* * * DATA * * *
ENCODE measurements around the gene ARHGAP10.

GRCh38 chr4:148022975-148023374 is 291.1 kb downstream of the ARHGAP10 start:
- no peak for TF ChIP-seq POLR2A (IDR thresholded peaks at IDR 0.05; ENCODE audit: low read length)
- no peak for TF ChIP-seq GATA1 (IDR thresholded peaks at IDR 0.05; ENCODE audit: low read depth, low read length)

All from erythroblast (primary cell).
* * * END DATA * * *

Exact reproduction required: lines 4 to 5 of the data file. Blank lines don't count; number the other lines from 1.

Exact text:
- no peak for TF ChIP-seq GATA1 (IDR thresholded peaks at IDR 0.05; ENCODE audit: low read depth, low read length)

All from erythroblast (primary cell).